Misiwe Ni Wakoomahgunuk
To say, All My Relations, Misiwe Ni Wakoomahgunuk in Cree, recognizes our interconnection to each other, and is a prayer of oneness and harmony with all forms of life. In other words, we need to embrace the sacredness of our connection to all before we can truly obtain harmony. Oglala Lakota war leader Crazy Horse (1822-1877) was quoted,
"I salute the light within your eyes where the whole universe dwells. For when you are at that center within you and I am at that place within me, we shall be one."
I fell in love with this quote the second that I heard it. The truth, wisdom and respect that it carries resonated at the core of my Soul. You have light, I have light, let us embrace the light within each other and shine as One.
Crazy Horse fought in a battle well known in history to protect what is Sacred about this interconnection. I honour him. I have stood in prayer on those battle grounds.
We have had our own similar battles here in Canada. Our war leaders today are people like our land and water protectors, those who created Idle No More, people like Cindy Blackstock and Senator Murray Sinclair.
All who are like beacons showing us the way, telling us that we cannot stand by and pretend we are bystanders in the current injustices.
Reminding us that we are all able activists and as relations are accountable to protecting each other.
I join the fight against our federal government whom the Supreme Court found guilty of a human rights violation because they underfund Indigenous youth in care.
I work with these youth; they are the most vulnerable population in this country. Many from communities in northern Ontario that are in third world conditions, where there is a sense of hopelessness and despair, and youth suicides are high.
How does our country spend billions on its 150th anniversary, but in the same breath say that they do not have the money to rectify this disparity between funding, so our most vulnerable can have an equal chance of living?
How do I look these children in the eye and say this country supports them when it does not even think they are worthy of equality?
This is an injustice. But most importantly, and most alarmingly, it is a lack of compassion.
Their communities cry out and yet somehow, we as a collective turn our backs on the wellbeing of our fellow neighbours.
Every meticulous step I have made in my life, or path I seemingly stumbled upon, has been an effort to rectify injustice and help people find their light again.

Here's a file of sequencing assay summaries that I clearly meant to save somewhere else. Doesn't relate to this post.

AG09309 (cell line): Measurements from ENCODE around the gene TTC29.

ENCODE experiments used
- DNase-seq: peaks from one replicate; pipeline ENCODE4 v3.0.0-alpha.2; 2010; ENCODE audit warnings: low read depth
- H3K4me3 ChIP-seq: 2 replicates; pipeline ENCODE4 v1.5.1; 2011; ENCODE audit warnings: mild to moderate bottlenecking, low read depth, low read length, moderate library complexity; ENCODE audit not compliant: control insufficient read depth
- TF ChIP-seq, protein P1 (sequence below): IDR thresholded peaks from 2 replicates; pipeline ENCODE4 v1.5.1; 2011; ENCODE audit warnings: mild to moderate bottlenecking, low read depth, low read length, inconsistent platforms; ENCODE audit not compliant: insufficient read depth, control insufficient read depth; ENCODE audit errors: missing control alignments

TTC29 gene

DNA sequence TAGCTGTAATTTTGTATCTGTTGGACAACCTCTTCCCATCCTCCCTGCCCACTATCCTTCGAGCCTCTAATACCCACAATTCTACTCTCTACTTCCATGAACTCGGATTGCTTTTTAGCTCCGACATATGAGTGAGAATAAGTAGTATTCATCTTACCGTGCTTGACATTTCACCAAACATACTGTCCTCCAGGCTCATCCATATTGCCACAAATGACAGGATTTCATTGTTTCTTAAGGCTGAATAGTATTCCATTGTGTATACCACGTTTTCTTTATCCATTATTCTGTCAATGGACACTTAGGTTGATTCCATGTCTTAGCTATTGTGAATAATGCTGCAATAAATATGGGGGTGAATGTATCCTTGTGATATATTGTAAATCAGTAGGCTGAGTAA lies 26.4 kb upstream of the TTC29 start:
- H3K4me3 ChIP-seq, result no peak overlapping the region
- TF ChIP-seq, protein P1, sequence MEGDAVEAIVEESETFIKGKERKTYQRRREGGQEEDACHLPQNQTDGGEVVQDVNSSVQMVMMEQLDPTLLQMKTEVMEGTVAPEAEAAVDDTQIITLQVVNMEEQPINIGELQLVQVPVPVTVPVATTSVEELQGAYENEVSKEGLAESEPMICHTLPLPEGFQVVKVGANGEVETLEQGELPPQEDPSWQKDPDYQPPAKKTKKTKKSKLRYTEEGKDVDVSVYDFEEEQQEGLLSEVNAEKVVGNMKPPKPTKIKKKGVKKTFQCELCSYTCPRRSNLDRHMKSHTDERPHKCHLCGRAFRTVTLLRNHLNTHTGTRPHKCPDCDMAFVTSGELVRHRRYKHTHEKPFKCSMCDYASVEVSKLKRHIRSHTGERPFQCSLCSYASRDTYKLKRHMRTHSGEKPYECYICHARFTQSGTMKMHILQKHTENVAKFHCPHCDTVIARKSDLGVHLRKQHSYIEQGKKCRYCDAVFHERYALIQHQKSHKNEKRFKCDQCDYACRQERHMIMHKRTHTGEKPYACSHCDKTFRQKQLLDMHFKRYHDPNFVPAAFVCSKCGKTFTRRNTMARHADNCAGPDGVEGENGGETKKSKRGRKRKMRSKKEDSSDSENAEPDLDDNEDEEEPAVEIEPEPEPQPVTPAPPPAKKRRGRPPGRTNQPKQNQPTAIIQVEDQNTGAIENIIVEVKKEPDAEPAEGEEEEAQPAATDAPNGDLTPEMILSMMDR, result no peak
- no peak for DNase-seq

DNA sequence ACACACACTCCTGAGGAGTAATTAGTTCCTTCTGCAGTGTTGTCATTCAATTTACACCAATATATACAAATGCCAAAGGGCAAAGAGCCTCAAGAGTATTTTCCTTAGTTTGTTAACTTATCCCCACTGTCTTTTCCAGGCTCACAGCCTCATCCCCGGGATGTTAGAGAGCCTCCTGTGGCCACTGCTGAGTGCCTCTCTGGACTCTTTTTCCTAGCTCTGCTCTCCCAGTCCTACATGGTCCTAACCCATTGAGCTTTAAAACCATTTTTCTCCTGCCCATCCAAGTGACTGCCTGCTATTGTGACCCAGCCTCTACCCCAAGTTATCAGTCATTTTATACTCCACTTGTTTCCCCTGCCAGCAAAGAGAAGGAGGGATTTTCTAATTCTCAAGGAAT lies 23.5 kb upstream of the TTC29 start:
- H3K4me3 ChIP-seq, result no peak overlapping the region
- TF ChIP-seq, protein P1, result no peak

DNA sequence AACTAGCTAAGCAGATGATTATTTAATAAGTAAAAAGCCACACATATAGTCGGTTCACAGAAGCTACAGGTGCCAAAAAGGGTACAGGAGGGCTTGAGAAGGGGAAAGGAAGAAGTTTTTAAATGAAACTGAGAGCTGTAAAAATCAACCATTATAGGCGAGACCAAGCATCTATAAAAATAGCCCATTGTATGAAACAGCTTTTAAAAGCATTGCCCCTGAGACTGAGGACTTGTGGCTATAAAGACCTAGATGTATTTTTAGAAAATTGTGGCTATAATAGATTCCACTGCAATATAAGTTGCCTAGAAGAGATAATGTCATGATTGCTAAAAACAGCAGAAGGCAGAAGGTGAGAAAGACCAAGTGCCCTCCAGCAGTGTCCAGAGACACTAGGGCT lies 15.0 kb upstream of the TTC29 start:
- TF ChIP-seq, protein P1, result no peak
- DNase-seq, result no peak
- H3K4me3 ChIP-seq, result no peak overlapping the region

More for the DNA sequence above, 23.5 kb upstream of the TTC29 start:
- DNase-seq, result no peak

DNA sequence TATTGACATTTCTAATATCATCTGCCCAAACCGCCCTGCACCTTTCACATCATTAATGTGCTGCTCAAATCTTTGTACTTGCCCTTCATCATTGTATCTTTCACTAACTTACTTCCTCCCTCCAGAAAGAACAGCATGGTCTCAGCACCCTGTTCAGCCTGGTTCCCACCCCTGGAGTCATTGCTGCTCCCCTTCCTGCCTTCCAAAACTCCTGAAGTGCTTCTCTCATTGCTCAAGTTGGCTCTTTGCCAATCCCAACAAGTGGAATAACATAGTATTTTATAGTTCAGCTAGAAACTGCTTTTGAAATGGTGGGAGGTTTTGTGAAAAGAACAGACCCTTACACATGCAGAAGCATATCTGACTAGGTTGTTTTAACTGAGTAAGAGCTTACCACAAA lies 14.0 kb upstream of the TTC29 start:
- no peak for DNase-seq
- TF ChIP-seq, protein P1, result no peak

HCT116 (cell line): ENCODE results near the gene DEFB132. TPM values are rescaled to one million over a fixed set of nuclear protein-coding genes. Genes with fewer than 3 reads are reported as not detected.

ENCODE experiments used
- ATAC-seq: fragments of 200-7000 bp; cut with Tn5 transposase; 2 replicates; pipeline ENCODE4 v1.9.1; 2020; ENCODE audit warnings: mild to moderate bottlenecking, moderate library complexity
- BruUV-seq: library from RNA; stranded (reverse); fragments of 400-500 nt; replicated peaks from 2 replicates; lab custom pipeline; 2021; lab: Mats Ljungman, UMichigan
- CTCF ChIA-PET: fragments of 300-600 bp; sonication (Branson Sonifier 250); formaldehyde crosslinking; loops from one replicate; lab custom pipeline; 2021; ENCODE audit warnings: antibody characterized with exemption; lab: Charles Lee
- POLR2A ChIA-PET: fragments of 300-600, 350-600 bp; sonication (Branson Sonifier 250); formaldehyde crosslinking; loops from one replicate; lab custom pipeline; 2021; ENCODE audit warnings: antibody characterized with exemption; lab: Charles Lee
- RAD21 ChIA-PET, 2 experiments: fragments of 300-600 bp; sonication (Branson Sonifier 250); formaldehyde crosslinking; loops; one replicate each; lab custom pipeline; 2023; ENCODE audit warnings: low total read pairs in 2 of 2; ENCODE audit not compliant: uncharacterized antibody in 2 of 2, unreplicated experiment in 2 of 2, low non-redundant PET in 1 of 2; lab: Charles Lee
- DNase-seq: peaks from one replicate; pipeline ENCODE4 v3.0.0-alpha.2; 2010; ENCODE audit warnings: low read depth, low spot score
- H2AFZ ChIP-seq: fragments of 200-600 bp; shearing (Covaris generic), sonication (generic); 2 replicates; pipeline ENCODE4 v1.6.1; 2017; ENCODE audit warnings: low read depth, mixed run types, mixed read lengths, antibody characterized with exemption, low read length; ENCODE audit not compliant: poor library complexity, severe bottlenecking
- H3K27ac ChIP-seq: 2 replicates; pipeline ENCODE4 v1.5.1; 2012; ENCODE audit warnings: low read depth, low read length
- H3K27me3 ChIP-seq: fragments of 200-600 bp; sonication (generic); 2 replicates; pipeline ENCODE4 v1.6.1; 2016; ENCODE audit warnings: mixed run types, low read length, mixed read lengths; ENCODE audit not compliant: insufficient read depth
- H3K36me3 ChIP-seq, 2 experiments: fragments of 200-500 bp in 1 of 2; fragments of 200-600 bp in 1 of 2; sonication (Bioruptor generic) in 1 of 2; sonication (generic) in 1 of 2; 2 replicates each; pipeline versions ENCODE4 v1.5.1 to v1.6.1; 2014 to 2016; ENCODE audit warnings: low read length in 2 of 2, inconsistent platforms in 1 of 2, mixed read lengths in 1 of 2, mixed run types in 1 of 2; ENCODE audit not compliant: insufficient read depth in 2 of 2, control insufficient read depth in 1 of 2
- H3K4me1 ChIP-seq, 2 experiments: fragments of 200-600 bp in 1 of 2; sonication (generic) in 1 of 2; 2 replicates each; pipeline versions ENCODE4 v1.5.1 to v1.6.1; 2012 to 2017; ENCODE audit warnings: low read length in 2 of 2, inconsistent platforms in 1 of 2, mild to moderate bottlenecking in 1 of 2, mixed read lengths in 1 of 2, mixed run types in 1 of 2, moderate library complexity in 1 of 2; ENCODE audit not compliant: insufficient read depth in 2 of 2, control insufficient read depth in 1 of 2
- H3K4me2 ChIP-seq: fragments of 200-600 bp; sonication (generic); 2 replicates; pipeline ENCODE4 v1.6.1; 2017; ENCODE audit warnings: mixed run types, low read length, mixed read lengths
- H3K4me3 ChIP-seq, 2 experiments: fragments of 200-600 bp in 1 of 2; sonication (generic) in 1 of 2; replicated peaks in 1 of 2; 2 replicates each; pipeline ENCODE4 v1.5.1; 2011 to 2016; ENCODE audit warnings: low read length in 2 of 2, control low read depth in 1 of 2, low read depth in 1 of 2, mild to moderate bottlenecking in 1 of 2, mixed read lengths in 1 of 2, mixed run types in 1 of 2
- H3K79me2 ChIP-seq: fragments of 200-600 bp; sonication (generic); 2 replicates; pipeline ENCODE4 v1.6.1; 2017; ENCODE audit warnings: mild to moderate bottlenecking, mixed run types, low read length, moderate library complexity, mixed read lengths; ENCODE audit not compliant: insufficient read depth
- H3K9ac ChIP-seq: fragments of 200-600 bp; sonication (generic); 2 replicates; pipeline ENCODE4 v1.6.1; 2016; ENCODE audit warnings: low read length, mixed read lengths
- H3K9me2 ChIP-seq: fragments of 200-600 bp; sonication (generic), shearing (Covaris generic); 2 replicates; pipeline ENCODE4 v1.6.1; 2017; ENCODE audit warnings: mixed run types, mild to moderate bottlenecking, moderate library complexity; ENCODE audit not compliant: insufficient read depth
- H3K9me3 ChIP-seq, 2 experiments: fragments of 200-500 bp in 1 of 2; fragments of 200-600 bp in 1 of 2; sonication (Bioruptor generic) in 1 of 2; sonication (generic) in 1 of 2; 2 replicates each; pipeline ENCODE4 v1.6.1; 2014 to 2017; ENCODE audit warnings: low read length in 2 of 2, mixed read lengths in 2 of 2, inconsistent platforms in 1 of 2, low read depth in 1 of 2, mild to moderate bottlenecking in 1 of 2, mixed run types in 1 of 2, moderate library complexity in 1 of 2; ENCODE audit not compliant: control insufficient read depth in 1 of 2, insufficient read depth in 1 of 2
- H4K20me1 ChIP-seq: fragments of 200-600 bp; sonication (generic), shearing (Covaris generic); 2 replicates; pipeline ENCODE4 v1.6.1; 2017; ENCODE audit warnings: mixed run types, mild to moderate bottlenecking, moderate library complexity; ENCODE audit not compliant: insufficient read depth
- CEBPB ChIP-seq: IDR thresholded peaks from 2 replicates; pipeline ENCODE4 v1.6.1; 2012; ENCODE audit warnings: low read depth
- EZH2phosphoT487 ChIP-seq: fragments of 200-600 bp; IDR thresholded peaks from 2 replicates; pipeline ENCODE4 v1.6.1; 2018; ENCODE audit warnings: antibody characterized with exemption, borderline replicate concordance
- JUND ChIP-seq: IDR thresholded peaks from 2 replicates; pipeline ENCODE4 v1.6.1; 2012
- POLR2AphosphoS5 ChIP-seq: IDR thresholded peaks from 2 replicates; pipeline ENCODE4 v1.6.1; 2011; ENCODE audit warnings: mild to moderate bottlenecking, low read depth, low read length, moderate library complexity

Becoming a psychotherapist to work with Indigenous youth to help heal them, their families and communities, from the impacts of the residential school genocide.
Creating and facilitating programming that brought youth in foster care together to learn about, embrace and celebrate Indigenous culture, which for many years this country tried to eradicate with its aggressive assimilation tactics.
Becoming an advocate and educator developing workshops and training opportunities to support truth and reconciliation and help forge the needed relationships across the province.
Studying under the amazing Algonquin Medicine Man and creating a healing lodge to provide a sacred space where everyone on the medicine wheel felt that they could come together to learn and heal, regardless of their ethnic or religious differences.
There is a peace warrior at the core of each and every one of us.
Connect with that part of you.
Look up to the Star Nations for guidance, let your bare feet root to the energies of our Earth Mother, sit under the quiet of a tree and learn to listen from your heart, and feel the love and wisdom of Creator and the Universe.
And in this moment of sacredness, may you realize you are not separate from anyone or anything, and that the world needs you to realize your sacred part in creating a harmonious nation.
Allow your light to shine, see that same light in others, and together may we shine bright as one.
All My Relations. Gitchi-meegwetch.
By: Jenny Sutherland, M.S.W., R.S.W. Indigenous Treatment Program Coordinator, Connor Homes